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Guam residents pray for peace

Photo shows a Pukguksong-2 missile during a test launch in North Korea this year. AP

HAGATNA – The Catholic faithful in Guam led prayers for peace yesterday in the shadow of North Korea’s missile threat, with the western Pacific island’s archbishop appealing for “prudence” amid an escalating war of words between the US and Pyongyang.

The largely Catholic territory should pray for a “just resolution of differences, and prudence in both speech and action,” said Archbishop Michael Byrnes, echoing a flurry of international calls for US President Donald Trump to show greater rhetorical restraint.

A “prayers for peace” lunchtime rally in the capital Hagatna drew around 100 people. But despite Guam having become the center of a threatened showdown between the United States and nuclear-armed North Korea, many said they were unfazed.

“I am really not scared because if it’s our time to die it is our time to die,” added Sita Manjaras, 62, a retired teacher from Tamuning.

Father Mike Crisostomo said their response to the threat was to have faith and pray.

“This goes to show to the other worlds, to the other nations and the countries, that Guam may be small, our faith and our trust is big,” he said.

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Dora Salazar, 82, who made the 14-kilometer journey from the village of Mangilao for the peace rally, said she was praying for the North’s leader Kim Jong-Un.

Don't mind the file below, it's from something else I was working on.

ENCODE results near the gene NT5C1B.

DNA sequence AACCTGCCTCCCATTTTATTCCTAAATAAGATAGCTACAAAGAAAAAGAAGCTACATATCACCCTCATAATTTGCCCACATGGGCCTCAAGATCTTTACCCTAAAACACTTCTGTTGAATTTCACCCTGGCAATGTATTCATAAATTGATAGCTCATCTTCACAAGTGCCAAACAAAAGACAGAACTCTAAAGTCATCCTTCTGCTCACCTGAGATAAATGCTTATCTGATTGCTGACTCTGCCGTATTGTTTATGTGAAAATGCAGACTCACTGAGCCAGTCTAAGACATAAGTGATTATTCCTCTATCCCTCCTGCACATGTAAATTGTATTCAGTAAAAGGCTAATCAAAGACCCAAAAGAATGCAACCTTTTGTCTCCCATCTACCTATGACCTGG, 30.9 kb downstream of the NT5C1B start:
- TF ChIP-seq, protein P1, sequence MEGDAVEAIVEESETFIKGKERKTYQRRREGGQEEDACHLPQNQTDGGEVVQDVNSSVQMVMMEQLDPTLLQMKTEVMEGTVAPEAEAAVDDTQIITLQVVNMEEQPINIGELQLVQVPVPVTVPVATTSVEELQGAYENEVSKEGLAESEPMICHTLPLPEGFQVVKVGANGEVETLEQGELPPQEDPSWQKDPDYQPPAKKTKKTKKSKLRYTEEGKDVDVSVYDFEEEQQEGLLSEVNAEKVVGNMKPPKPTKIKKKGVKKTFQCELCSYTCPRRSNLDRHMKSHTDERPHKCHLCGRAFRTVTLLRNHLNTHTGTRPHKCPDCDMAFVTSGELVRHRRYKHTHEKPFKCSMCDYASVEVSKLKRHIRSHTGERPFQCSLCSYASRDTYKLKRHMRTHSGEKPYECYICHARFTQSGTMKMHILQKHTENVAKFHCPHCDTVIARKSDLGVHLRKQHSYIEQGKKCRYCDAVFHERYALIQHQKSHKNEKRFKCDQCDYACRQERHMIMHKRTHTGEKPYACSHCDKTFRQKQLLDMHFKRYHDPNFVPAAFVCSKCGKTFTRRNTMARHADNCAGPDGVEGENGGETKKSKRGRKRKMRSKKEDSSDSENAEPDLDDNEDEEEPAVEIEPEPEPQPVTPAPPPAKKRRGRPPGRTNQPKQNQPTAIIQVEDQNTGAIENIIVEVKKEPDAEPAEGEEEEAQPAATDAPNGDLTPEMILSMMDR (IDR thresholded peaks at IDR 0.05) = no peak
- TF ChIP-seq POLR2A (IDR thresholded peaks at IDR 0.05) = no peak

“We pray that God will touch his heart,” she said.

 ‘Fire and fury’

In response to Trump’s threat of “fire and fury,” North Korea has pledged to have plans ready in a matter of days to launch an “enveloping fire” of missiles towards Guam.

At the island’s main church, the Dulce Nombre de Maria Cathedral-Basilica, Father Paul Gofigan told the congregation to be prepared in case North Korea does launch its missiles.

“What would you do if you have only 14 minutes left? The thing to do is pray and reflect,” he said

“Prioritize your life. This is a wake-up call, no matter what happens.”

Trump has been engaged all week in verbal sparring with the North over its weapons and missile programs, declaring Friday that the US military is “locked and loaded.”

He has told Guam Gov. Eddie Calvo that US military was prepared to “ensure the safety and security of the people of Guam.”

While 85 percent of Guam’s 162,000 residents are Catholic, with temperatures hovering around 31 degrees Celsius many locals and tourists preferred to head to the beach rather than church.

“No one feels threatened. Should we? Definitely not,” said Australian tourist Kirstie Bridgement.

“Guam is the most protected island. We feel safer than ever.”

The island houses two large US military bases and is home to more than 6,000 US military personnel.

American tourist Bryan Sanchez said it was difficult to understand the threat “especially with the way culture is like with memes, anything is going to be turned into a joke.

“People just aren’t, I guess, as aggressive or too worried about that kind of stuff in our day and age.”

Meanwhile, two community groups opposed to the presence of the US military in Guam, Independent Guahan and Prutehi Litekyan, have organized a “People for Peace” rally in Hagatna on Monday.